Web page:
“Can we go back to fighting scientists in Spanish castles? Or even Kang? I’ll take on Kang again.”
So says Hawkeye, and so say I. For five issues now, he and Mockingbird have been tangling with Crossfire and the Phantom Rider. And while I’ve had plenty of good things to say about this storyline so far, Ghosts has gone on too long. A battle with Kang? Yessiree, one of the Avengers’ greatest villains, that’s worth half a year’s worth of books, but a bog standard marksman and a possessed museum curator? Not so much.
You might say that the length of the story has allowed room for us to see the extent of Mockingbird’s espionage operation, and to follow her changing relationship with ex-husband Hawkeye. It’s provided space for a bit of background on Mockingbird’s family, and a chance for Hawkeye’s Avengers pals to appear.
Yes it has, but all of these bits of business could have been woven into stories featuring other main conflicts: Crossfire and the Phantom Rider just aren’t interesting, or formidable, enough to focus on for five months.
This issue, finally, there’s some closure to their challenge to Hawkeye and Mockingbird. The story seems to end on a sad note, as Hawkeye splits from Mockingbird’s spy group, the World Counterterrorism Agency and, more interestingly, Mockingbird herself.
It makes perfect sense, given the characters and situations writer Jim McCann has artfully laid down – Mockingbird, aka Bobbi Morse, has a good heart, but a tendency to be a hard-faced bitch when it comes to tackling a situation; Hawkeye, Clint Barton, doesn’t like the way he’s becoming more brutal, the longer he spends in her world.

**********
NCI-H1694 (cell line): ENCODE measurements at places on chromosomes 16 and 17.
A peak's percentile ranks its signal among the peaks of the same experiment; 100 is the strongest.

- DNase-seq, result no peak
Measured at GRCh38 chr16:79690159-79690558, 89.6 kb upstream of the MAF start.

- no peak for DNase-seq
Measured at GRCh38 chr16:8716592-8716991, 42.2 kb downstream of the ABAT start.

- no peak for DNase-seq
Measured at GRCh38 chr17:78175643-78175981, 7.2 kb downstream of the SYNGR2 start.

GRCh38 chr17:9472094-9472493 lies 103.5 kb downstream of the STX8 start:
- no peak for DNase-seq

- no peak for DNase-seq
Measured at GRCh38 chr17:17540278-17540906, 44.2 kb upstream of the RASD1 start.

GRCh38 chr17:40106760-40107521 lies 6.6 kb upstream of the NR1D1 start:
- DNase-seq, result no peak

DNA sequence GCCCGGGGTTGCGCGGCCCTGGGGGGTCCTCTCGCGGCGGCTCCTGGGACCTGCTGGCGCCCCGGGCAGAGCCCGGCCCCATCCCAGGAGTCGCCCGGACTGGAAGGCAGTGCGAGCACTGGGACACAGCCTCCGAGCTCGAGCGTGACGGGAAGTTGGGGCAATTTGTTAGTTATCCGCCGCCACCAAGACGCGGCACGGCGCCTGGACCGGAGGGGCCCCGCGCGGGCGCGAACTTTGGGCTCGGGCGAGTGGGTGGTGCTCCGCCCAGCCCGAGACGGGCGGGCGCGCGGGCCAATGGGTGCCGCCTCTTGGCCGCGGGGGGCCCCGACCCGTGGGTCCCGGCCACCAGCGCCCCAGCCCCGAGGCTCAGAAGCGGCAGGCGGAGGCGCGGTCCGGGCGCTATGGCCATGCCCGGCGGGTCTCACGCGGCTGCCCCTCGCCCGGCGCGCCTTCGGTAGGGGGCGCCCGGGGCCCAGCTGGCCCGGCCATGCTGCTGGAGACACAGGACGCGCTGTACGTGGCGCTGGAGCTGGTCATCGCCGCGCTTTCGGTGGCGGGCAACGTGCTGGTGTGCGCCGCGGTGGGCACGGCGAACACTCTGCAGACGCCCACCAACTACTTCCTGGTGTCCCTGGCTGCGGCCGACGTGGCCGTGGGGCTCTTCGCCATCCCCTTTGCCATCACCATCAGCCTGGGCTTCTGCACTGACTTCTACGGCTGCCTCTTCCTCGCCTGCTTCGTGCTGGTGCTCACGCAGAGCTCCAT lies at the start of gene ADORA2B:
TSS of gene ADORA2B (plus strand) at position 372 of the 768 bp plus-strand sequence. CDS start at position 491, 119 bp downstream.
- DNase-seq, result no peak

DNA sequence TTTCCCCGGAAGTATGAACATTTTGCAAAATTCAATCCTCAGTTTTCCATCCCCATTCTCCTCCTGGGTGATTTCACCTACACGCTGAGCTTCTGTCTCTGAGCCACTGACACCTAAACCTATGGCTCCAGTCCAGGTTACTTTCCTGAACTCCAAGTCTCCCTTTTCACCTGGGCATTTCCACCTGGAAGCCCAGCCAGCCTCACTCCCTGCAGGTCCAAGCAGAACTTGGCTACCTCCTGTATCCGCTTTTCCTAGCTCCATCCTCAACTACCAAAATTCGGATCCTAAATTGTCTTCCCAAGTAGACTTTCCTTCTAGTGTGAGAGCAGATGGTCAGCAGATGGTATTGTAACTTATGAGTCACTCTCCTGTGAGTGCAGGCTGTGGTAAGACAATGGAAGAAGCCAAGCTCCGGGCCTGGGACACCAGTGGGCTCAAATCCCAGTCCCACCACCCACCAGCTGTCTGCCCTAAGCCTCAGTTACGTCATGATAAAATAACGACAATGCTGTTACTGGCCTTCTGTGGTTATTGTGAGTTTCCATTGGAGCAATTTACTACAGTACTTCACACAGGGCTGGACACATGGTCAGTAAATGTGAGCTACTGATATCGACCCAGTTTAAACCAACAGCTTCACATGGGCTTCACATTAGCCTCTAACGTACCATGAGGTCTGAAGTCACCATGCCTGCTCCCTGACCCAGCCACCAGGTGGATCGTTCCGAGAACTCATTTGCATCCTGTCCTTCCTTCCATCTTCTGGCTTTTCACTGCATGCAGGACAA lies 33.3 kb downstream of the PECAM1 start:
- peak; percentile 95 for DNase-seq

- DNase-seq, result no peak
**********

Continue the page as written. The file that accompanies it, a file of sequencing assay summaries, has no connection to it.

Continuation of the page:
To be true to his characters, McCann had to write this scene. Almost certainly, we’ll see the pair reach a compromise over time, as they really do love each other, and watching it will be fun. I’m ready for that, give me a new story and set the ball rolling.
But remember that phrase, ‘seems to end’? Ghosts ain’t over … the lettercol tells us that next month we’ll flash back to a few hours before the end of this issue, to see how Clint and Bobbi came to their decision.
Just don’t. I like soap more than most, but I don’t need an issue of angsty conversations. I get it, the ending was the best part of this issue. Now let’s move on please.
The main part of this book was more fighting between the heroes and villains, with the addition of another Phantom Rider, this one on the side of the angels and afflicted with verbal diarrhoea. There are lots of little dramatic moments, reversals and triumphs, but not enough of the sparky characterisation I’ve come to expect from this book.
Artwise, penciller David and inker Alvaro Lopez continue to do a nice job – it’s not flashy, but they maintain a good standard and have managed five issues in a row, something of a miracle in these times. I said once that I thought they had a tendency to undersell the big scenes, but here they do a fine job of giving us two of Hawkeye’s least finest moments.
The cover illustration by Paul Renaud has a pleasing intensity to it, but in terms of production, I’m for a bit of variety in the area of logo colours – it’s been the same purple and lavender combo since issue 1.
All in all, Hawkeye & Mockingbird has worn out its welcome just a wee bit. I’m interested in the characters, I’m intrigued by the set-up, the creative team is good, but if a story is going to be more than two or three issues long, there really needs to be more challenges. I realise that for Clint and Bobbi, the adventure has lasted just two days, but to quote the archer once more: ‘Longest. Two. Nights. Ever.”